Hungary and Poland reaffirm united stance on veto, keeping up pressure on EU

Hungary and Poland reaffirm united stance on veto, keeping up pressure on EU
Hungarian Prime Minister Viktor Orban and his Polish counterpart, Mateusz Morawiecki won't budge on veto threats of EU budget and recovery fund at Budapest meeting.
By Tamas Szilagyi in Budapest November 27, 2020

Hungarian Prime Minister Viktor Orban and his Polish counterpart, Mateusz Morawiecki stood firm in rejecting efforts to tie spending to rule of law issues and agreed to only accept an EU budget deal that benefits both of them at a joint press conference in Budapest, further escalating tensions with EU other member states.

Right-wing leaders of Hungary and Poland met in the Hungarian capital to coordinate their strategy after they blocked the €1.8 trillion budget and coronavirus recovery package last week.

The two prime ministers said in a joint statement that plans to tie European Union funding to rule of law criteria could be used as political pressure, which could theaten the EU’s future.

Morawiecki said there was a danger that the European Union’s "rule-of-law mechanism, motivated by completely new, arbitrary political decisions" could lead to the bloc’s disintegration.

The mechanism would be "extremely dangerous" for the EU as a whole, he said, arguing that legislation must not contravene the EU treaties.

Morawiecki noted the veto was written into the EU treaties as a way of safeguarding the interests of member states.

Orban also stood by his decision to veto, a legitimate tool guaranteed by the bloc’s founding treaty, he added.

Hungary's conservative leader said that Hungary will not accept any proposal that Poland deems unacceptable.

But some European leaders insist that the rule of law mechanism is non-negotiable. On Wednesday, European Commission President Ursula von der Leyen told the two countries that they should go to the EU's top court instead of blocking the deal.

The rule of law provisions only apply to cases that threaten the EU budget, she said, adding, "It is very difficult to imagine anybody in Europe who would possibly have anything against that principle."

Orban's decision to veto the economic package was also met with resistance in the European People's Party (EPP), the European conservative political family of which his Fidesz party is a suspended member. 

Manfred Weber, the leader of the EPP, called Poland and Hungary's veto "irresponsible", and denied claims that the rule of law mechanism would be used as a tool of political pressure. 

The €1.8 trillion EU budget and the €750mn recovery fund must be adopted unanimously by all member states in a complicated process involving a positive vote in the European Parliament and unanimous backing in the European Council, a gathering of member states’ leaders.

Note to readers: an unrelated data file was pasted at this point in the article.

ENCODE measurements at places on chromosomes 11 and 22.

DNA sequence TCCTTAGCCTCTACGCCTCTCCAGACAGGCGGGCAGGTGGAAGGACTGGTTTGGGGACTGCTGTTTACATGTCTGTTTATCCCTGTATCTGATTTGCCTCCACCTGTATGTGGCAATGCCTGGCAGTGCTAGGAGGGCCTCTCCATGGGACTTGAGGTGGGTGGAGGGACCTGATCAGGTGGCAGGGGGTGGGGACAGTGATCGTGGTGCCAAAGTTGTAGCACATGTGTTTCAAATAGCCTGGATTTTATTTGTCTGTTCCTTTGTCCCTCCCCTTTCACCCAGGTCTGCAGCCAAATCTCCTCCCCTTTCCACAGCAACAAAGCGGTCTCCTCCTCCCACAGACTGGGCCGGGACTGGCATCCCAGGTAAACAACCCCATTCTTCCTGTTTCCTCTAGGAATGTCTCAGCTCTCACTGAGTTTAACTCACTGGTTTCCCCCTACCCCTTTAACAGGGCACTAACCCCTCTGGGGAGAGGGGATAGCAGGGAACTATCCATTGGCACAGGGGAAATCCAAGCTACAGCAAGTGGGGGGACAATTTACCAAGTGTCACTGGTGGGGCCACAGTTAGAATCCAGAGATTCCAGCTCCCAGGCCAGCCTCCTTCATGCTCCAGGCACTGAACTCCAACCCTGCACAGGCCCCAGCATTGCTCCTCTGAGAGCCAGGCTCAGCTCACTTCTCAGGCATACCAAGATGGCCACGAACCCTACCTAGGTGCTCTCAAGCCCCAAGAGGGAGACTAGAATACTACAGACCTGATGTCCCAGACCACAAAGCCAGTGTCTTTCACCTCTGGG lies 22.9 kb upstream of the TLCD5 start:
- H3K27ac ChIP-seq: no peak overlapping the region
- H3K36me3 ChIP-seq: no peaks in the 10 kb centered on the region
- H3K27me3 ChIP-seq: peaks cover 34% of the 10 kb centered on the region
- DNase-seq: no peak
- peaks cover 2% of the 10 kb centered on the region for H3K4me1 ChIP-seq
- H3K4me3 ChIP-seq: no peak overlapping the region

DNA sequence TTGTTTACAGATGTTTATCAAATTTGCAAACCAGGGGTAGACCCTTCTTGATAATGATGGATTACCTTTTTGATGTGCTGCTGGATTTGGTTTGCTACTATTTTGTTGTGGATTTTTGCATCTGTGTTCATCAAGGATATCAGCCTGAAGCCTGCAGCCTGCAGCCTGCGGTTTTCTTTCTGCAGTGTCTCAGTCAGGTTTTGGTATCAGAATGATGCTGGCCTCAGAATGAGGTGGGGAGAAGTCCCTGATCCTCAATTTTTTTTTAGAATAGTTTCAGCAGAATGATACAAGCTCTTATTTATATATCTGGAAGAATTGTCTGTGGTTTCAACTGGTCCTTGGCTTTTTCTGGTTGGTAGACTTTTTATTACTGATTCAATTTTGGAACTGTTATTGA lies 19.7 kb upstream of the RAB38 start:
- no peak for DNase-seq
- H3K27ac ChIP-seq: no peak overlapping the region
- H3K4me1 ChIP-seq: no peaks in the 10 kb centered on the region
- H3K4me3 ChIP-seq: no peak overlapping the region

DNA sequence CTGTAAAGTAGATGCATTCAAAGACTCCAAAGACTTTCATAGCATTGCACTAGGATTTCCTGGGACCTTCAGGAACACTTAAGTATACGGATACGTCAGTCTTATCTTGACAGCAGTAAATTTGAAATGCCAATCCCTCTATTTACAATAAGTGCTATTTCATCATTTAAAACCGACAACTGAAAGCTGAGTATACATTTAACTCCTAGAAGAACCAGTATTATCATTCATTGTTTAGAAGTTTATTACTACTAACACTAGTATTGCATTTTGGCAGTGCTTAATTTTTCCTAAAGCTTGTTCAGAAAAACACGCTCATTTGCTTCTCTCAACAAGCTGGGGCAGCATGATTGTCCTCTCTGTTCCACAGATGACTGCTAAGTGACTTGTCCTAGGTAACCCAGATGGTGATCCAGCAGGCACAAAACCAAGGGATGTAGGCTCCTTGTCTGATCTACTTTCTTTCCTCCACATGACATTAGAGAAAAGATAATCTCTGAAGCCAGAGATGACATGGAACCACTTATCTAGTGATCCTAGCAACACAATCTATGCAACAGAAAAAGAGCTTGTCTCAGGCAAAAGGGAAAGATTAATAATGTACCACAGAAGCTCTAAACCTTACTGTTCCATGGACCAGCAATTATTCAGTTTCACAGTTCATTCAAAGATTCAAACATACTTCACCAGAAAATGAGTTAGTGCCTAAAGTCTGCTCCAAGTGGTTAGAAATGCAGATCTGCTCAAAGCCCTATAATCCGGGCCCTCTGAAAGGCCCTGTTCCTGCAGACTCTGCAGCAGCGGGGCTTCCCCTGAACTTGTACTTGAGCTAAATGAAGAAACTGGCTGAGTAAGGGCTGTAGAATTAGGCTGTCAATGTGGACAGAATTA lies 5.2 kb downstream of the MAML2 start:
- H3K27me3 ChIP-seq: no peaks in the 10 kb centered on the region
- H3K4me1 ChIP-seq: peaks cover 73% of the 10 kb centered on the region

The Polish and Hungarian prime ministers proposed a two-track solution to exit the impasse. It includes limiting the scope of any additional budgetary conditionality to the protection of the financial interests of the union in accordance with the July conclusions of the European Council. 

The second would be to put the issue of linking payouts to the rule of law issues to the European Council for approval, which would ultimately lead to modification of EU treaties.

Hungary and Poland are the two largest net beneficiaries of EU cohesion funds, hence are set to lose big if there is no agreement.

The EU could enter next year with only a provisional budget that would be severely diminished in comparison to the proposal just blocked by Warsaw and Budapest. 

In that case, Warsaw and Budapest could face losing billions of euros in EU funding over the next seven years, weakening growth, stalling infrastructural developments or – especially in Poland case – hindering the transition to a low-carbon economy.

Hungarian media wrote that in the short term there is no risk to the country's finances. At the end of October, the value of government deposits at the central bank was at a record high of HUF2.9 trillion.

Hungary has just tapped international markets with a €2.5bn FX bond issue, which strangely came days before the veto was announced. Analysts pointed out that borrowing costs would not have been as favourable had Hungary done that after taking the controversial step.

The combined value of the government deposits and the latest bond issue is around HUF3.8 trillion, equalling the budget shortfall expected for this year, or 9% of the GDP. 

Hungary is slated to receive a further €300mn in EU funding this year in addition to the €3.3bn already transferred by Brussels.